And though I may have just read the riot act to Mitch, an elevator like the Giardiniera Twelve isn’t necessarily a bad thing to have when you have a hole of this type in your basement. It might prove to be damned convenient, particularly if some of the subterranean strata call for a closer look. Marvin (my personal robot assistant) can act as the operator – he’s got the right gravitas (or lack of same), and of course he’s been down the hole once already. In fact, it’s thanks to the insta-matic camera Mitch installed in Marvin’s stomach that we have any idea of what’s going on down there. Apparently, quite a lot.
Just as an example: nine levels down, there’s a cavernous opening that leads into what looks like a geological circus tent. Interestingly, the stalactites look like rhesus monkeys and the stalagmites look like sea turtles. An enterprising young robot assistant might make his or her way down there with a box of paints, go to work, and before you know it you have the Petrified Creatures Museum. Either that or the lawn ornament shop that, purely by chance, was established right next door.
That’s just one level, folks. Lots more where that came from. Get ready to crank up the pit elevator – this band is going down!
I wish to hell this thing had an emergency call box in it. Or head cushions – that would be nice. Not to mention some kind of shock absorbing device on the bottom. Am I being to engineer-y? Sorry.
Well, our mad science advisor Mitch Macaphee has unveiled his concept gondola. He’s calling it the “Giardiniera Twelve”, but it beats the hell out of me why. I think that’s what he had for lunch last Thursday. He’s got some kind of naming system going, that’s all I know. In any case, it’s kind of a cramped little thing, taller than it is wide, cylindrical, made of some unnamed shiny metal that I will refer to as inobtanium. In all frankness, it kind of looks like an air drop bomb of some kind, without the tail fins. Coincidence?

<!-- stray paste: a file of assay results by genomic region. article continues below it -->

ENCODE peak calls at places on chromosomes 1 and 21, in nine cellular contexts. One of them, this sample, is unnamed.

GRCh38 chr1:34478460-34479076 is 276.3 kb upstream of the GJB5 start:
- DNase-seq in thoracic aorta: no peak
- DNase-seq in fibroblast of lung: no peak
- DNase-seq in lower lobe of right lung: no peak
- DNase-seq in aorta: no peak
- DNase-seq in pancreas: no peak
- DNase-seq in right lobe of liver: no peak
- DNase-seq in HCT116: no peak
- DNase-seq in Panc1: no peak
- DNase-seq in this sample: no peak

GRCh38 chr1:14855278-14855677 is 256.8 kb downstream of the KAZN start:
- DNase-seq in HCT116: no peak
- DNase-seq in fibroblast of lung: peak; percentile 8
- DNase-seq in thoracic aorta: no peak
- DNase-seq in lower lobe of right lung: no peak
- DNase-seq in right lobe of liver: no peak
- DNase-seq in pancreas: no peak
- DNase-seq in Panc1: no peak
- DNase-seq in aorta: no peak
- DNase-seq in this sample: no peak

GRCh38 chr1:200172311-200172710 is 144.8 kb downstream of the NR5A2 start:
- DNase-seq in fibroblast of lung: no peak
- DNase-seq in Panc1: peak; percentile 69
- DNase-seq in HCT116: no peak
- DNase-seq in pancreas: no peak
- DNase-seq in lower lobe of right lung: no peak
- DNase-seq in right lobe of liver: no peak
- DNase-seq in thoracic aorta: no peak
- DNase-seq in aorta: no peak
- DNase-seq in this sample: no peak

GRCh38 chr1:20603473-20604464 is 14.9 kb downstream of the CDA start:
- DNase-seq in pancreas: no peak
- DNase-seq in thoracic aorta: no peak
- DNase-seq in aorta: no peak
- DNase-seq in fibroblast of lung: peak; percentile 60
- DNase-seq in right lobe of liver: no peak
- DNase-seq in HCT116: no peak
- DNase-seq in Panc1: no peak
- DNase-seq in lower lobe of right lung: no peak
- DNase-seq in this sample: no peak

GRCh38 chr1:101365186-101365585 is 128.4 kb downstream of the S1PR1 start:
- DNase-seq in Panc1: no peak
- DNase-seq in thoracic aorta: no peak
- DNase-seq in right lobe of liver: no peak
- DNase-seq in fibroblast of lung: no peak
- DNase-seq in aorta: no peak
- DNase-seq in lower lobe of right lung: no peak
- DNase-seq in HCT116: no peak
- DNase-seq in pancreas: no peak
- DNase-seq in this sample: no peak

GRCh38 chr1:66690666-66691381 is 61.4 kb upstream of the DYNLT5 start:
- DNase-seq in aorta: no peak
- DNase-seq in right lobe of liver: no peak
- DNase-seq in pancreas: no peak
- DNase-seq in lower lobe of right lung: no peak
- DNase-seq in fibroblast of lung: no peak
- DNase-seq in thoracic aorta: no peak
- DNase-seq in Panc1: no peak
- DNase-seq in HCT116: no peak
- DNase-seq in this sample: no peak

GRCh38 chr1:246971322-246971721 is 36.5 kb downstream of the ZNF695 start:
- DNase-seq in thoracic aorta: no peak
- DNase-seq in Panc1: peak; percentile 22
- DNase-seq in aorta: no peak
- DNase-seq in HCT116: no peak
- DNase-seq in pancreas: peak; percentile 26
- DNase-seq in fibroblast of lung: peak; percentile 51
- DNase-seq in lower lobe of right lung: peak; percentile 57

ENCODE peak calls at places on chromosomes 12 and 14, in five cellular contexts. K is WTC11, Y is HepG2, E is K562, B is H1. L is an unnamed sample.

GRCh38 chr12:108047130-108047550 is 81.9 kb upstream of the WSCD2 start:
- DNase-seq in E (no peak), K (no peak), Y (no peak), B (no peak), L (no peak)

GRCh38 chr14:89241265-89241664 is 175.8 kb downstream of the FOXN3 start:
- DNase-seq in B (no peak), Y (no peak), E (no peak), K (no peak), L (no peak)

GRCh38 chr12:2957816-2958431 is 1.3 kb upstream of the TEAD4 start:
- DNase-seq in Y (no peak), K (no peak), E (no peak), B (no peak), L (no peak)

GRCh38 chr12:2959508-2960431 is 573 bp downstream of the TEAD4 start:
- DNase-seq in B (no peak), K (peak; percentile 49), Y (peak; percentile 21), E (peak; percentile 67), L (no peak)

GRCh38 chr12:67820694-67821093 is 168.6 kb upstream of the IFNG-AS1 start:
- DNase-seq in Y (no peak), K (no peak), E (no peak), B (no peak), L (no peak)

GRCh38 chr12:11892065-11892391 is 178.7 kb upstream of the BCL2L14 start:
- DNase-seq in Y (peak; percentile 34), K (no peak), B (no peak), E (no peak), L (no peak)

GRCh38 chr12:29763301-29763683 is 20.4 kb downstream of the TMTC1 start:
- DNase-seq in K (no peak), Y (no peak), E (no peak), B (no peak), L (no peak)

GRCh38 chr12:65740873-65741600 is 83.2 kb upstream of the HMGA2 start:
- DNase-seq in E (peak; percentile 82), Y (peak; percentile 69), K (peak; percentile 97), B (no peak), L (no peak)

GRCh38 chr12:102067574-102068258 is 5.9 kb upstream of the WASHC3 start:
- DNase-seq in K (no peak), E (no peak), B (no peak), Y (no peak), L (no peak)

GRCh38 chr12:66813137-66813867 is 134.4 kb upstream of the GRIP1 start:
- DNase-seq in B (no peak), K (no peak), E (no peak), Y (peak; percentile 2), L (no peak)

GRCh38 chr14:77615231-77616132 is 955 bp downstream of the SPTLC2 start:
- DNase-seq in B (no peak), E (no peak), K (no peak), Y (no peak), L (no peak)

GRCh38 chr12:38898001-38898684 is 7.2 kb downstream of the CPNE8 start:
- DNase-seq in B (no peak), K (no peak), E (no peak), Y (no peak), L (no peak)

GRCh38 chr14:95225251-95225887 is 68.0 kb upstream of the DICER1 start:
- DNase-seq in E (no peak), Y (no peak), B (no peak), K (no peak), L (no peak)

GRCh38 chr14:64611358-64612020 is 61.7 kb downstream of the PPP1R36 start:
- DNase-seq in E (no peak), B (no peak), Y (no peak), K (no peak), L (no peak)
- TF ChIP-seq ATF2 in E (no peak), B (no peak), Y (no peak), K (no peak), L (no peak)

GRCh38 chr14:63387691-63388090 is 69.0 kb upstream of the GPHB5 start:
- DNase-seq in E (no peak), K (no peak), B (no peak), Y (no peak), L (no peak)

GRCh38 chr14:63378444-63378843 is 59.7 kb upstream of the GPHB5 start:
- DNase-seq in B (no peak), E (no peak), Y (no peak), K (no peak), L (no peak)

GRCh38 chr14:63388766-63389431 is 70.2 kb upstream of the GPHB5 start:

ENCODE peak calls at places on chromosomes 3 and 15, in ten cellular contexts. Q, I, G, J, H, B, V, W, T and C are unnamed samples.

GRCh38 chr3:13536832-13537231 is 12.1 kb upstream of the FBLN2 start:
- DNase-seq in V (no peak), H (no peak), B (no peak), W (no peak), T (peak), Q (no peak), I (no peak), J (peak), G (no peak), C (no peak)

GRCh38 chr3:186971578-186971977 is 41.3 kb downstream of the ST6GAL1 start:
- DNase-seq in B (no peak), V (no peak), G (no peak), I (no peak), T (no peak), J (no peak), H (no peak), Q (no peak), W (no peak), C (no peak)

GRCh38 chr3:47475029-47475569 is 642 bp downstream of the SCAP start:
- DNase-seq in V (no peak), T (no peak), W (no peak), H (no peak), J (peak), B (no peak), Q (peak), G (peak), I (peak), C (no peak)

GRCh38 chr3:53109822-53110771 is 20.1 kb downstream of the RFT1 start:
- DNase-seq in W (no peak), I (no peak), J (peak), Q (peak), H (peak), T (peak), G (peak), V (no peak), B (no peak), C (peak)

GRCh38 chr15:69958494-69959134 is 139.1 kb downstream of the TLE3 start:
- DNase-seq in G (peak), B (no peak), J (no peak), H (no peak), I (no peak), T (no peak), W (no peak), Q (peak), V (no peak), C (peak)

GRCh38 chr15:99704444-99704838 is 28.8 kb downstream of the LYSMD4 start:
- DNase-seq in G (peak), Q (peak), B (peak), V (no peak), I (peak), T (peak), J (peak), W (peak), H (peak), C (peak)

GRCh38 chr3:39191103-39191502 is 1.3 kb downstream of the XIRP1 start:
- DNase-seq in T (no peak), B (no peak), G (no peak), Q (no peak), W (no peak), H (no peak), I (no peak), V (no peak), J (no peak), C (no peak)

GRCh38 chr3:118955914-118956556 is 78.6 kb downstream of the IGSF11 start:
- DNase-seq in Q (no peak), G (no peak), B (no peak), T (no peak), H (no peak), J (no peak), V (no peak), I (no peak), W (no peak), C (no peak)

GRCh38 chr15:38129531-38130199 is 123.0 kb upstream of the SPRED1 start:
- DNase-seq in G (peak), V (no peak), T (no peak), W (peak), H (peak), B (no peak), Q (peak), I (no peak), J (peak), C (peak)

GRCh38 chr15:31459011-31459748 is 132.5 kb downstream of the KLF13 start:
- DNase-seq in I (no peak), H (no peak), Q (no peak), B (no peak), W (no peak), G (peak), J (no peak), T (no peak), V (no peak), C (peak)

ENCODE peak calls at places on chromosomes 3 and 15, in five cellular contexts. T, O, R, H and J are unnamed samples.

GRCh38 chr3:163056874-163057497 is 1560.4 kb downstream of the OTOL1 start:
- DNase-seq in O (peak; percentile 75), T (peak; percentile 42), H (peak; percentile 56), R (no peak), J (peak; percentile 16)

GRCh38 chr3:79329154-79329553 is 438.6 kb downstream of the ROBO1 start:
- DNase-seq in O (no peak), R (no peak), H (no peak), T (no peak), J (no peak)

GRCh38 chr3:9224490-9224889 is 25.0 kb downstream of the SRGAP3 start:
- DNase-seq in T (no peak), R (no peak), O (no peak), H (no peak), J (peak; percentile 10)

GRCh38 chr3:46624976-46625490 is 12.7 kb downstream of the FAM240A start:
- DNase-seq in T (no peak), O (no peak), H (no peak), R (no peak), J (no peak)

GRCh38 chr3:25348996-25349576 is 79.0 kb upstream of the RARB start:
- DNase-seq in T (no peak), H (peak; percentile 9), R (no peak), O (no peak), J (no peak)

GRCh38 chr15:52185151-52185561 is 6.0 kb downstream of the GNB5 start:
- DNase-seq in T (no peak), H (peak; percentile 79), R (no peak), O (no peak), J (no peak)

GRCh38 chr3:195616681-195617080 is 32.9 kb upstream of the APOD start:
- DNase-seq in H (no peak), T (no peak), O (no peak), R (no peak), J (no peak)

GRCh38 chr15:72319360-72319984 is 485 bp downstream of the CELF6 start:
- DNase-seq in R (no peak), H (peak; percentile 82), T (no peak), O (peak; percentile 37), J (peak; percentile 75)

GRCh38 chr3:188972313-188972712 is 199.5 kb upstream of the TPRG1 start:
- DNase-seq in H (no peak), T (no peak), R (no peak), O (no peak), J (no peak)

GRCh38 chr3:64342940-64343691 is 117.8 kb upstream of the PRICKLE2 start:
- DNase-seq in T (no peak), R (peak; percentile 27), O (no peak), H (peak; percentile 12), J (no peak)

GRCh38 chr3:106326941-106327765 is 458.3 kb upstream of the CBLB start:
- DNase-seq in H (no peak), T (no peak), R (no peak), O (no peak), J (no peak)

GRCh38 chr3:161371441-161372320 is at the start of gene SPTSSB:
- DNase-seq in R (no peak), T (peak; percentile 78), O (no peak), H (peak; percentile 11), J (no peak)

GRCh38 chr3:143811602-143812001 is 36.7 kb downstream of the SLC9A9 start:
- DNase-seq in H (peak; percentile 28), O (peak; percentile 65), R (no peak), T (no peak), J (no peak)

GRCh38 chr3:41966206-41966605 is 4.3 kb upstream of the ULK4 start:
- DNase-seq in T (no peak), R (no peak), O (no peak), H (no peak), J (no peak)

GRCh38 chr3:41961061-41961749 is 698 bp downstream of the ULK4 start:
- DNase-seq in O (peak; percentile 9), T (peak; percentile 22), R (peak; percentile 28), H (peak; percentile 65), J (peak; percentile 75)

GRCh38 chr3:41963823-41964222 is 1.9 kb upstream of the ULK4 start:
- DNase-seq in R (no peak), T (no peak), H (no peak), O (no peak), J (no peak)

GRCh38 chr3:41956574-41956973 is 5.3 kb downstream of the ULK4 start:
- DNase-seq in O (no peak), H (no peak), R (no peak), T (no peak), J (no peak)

Anyhow, there’s a pocket door on one side. The idea is that you climb into this thing, you lower it down the hole, and when you line up with some interesting subterranean stratum, the door slides open and you step out to take a look. Sounds simple enough, right? Ride down to level 47, open the portal, and start looking for gigs. What could possibly go wrong? Marvin (my personal robot assistant) will actually take the helm of the Giardiniera Twelve (or G12, for brevity’s sake), sitting in the cockpit like a crane operator, pulling levers and waving his claw over art nouveau-looking glass lights that pulse in response. Very futuristic.
Christ on a bike, after all this crazy talk about urban gondolas, who on Earth would have imagined that we would be the first to actually implement one? Like so much in life, innovation is driven by circumstance. Hey, we’ve got a hole to the center of the Earth. We’ve got this thing and it’s golden – we’re not giving it away for nothing! That is to say, we may as well make the best of an odd situation. And if Mitch thinks we can make money by jumping into a glorified tin can and dropping to the Earth’s core, that’s good enough for me. Sort of. (Talk me out of it.)